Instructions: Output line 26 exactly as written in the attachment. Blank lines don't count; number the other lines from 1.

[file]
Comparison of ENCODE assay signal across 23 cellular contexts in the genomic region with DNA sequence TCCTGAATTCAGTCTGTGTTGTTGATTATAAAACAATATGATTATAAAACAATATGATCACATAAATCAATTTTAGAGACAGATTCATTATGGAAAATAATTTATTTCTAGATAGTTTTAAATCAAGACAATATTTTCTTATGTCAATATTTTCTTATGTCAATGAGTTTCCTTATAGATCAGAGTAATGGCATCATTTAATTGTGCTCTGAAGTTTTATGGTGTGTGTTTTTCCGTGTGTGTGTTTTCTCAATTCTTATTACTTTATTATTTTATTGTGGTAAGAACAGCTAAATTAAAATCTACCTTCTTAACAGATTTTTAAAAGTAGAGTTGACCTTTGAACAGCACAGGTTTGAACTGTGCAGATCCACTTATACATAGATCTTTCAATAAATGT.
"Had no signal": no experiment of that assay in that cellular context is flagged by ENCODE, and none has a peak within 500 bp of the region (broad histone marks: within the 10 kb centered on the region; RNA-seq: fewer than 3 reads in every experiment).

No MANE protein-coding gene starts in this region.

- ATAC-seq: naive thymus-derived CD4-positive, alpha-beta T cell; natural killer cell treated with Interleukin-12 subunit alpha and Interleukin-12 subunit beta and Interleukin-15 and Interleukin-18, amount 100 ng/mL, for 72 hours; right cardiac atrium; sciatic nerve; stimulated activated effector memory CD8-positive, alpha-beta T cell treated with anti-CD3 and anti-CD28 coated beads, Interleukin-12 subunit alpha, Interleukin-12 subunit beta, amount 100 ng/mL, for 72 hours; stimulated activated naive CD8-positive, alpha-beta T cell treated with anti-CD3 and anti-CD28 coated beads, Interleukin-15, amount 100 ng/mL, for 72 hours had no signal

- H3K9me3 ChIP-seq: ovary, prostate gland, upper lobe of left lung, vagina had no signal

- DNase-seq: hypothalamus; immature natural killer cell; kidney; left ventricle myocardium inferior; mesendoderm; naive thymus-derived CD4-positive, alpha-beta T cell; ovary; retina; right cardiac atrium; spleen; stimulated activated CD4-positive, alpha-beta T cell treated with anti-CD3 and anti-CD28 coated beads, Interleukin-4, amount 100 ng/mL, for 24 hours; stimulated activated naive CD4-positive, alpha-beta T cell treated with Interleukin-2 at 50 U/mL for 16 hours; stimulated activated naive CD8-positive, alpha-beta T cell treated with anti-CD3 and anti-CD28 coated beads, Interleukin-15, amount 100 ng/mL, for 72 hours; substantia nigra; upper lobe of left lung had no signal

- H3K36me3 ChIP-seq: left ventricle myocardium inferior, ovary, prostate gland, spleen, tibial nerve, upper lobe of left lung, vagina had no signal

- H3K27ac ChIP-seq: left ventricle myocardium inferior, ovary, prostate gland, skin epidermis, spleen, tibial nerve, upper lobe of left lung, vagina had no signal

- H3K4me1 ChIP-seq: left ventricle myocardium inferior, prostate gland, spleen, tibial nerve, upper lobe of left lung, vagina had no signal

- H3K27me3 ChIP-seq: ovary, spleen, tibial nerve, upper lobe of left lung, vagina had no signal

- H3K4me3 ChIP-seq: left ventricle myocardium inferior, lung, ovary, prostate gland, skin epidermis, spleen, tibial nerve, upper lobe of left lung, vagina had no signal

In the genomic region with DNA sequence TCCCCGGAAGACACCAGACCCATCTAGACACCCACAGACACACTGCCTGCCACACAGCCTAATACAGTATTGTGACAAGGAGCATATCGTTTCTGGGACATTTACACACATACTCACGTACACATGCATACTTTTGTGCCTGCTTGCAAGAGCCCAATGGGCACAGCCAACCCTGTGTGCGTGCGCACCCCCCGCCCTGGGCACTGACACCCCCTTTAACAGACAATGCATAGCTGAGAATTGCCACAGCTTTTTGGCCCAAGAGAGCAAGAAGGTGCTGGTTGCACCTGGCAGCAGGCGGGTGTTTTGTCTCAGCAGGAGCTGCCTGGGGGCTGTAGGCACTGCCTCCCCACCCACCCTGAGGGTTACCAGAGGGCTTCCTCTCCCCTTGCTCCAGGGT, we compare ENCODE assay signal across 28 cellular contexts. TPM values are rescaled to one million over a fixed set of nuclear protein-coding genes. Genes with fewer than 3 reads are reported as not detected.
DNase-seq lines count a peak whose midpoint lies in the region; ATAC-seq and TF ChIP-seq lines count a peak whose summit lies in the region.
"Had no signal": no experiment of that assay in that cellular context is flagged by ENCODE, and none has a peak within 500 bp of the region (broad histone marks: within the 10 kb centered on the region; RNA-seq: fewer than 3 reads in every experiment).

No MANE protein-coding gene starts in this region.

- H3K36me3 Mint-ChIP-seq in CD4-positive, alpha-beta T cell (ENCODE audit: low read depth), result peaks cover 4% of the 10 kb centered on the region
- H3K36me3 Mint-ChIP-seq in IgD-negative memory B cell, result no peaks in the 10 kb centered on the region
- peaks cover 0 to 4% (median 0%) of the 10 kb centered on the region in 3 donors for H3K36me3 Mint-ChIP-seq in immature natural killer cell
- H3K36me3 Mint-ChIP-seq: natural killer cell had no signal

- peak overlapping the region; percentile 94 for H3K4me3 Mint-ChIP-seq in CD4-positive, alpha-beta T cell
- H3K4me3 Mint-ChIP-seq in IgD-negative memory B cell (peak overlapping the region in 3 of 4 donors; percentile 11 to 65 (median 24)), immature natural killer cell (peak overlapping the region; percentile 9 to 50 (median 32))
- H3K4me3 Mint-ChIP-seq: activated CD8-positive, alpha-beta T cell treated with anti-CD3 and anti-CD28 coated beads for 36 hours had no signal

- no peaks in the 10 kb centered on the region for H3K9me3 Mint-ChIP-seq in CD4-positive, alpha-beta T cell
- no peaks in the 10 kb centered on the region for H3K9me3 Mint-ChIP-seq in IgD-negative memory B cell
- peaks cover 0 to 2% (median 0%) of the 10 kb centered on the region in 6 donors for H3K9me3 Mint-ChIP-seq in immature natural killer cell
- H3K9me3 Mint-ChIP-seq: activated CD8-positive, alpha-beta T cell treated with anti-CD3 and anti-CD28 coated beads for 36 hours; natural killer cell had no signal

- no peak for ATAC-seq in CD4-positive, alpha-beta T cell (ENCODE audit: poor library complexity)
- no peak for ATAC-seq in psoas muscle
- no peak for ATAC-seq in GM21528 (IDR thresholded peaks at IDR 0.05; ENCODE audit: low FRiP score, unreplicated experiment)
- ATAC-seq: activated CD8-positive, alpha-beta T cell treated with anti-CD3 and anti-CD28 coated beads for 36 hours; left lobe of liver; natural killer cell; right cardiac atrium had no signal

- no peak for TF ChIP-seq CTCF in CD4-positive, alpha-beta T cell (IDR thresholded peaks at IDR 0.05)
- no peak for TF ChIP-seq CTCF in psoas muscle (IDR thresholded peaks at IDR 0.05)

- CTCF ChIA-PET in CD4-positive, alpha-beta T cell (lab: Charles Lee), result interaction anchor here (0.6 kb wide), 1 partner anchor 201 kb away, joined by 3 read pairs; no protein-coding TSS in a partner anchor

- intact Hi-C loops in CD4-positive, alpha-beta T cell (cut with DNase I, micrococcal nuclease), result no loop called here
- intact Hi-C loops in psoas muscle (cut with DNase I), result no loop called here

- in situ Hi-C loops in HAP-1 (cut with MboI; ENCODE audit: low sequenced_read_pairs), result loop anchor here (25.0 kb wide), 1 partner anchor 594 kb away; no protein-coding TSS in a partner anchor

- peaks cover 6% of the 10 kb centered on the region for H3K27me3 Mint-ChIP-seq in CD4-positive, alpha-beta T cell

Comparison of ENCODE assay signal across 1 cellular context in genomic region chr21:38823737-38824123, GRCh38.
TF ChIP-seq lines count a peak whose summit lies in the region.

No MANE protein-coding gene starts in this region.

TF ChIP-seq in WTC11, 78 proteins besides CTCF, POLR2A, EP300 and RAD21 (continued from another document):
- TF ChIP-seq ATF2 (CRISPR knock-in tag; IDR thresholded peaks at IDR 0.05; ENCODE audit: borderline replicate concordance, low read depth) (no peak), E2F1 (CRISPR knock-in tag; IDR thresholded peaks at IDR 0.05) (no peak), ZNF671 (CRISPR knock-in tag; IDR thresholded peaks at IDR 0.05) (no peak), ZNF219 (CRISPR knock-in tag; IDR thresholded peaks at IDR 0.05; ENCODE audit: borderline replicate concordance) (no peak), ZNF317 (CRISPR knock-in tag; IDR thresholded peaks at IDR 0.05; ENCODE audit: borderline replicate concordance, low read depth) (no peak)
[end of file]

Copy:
- H3K9me3 Mint-ChIP-seq: activated CD8-positive, alpha-beta T cell treated with anti-CD3 and anti-CD28 coated beads for 36 hours; natural killer cell had no signal